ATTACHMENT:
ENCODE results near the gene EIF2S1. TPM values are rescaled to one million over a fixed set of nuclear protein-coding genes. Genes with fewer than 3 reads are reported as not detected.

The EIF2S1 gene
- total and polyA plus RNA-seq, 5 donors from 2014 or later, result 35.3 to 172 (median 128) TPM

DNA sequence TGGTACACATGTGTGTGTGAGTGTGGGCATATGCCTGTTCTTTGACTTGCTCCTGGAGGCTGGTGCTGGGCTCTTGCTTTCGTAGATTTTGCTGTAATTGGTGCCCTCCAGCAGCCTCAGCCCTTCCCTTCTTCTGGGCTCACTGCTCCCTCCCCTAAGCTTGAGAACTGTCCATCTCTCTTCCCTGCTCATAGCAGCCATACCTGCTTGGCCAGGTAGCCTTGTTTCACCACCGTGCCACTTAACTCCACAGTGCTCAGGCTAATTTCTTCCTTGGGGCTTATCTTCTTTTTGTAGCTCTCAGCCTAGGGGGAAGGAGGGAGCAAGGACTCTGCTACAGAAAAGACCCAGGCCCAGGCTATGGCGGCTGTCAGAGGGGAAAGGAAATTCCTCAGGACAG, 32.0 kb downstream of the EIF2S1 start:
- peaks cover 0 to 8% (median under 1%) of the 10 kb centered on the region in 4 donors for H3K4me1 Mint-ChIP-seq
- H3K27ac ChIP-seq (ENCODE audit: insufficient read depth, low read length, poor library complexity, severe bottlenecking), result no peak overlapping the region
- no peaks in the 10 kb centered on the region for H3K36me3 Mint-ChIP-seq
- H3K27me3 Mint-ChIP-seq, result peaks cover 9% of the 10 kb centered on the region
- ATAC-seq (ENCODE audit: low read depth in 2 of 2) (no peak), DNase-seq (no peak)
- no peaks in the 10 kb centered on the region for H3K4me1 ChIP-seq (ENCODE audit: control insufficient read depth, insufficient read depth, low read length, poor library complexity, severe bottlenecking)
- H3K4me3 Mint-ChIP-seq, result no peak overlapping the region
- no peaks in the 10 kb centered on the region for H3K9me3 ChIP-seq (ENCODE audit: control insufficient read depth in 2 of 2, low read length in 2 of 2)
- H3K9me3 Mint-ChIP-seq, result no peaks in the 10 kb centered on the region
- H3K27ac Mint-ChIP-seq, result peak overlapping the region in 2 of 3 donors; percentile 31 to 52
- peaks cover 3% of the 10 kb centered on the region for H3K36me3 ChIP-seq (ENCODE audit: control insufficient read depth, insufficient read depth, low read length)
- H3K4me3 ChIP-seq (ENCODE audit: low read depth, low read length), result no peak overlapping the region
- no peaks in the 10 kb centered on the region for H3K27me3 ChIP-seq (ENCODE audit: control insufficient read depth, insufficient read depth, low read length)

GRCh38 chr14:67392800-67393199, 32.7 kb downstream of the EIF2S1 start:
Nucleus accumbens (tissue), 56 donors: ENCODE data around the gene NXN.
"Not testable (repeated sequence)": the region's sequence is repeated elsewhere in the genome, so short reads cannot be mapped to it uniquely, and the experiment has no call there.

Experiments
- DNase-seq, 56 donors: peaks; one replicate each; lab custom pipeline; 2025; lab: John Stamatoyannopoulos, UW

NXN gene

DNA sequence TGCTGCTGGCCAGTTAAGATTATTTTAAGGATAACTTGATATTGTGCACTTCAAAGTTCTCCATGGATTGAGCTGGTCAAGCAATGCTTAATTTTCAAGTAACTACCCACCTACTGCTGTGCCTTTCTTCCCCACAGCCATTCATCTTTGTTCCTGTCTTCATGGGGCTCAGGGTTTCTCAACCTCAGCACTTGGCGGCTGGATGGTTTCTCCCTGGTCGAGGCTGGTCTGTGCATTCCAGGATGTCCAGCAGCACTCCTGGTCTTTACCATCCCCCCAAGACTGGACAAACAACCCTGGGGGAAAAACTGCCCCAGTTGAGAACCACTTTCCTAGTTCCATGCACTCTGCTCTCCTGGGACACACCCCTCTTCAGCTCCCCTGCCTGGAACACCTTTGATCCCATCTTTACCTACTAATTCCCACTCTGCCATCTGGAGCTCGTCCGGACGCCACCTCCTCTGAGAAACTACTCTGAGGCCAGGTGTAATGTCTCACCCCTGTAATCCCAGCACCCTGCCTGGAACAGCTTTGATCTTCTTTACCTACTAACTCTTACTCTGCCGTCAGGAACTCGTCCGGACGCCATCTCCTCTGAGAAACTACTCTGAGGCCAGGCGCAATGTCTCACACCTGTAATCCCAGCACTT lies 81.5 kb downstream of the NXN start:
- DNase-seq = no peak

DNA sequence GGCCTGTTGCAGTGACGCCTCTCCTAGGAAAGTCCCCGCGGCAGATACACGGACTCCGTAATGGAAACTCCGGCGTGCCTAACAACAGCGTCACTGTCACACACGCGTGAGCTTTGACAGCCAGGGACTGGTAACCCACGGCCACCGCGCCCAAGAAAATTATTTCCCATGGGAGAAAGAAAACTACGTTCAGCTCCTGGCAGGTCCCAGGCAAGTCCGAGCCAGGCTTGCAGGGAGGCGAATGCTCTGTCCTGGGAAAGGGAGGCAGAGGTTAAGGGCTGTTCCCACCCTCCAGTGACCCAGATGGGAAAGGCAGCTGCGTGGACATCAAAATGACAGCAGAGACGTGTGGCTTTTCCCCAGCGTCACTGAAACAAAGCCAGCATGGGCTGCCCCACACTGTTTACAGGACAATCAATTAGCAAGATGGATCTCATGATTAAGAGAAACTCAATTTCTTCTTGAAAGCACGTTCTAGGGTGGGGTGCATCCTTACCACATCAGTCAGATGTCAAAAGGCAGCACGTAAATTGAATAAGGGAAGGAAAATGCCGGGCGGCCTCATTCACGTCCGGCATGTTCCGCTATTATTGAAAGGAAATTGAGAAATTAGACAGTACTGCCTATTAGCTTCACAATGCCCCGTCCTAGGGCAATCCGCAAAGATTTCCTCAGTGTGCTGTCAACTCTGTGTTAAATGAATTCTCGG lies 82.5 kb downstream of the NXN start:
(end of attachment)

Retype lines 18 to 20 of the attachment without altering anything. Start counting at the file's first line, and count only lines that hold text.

GRCh38 chr14:67392800-67393199, 32.7 kb downstream of the EIF2S1 start:
Nucleus accumbens (tissue), 56 donors: ENCODE data around the gene NXN.
"Not testable (repeated sequence)": the region's sequence is repeated elsewhere in the genome, so short reads cannot be mapped to it uniquely, and the experiment has no call there.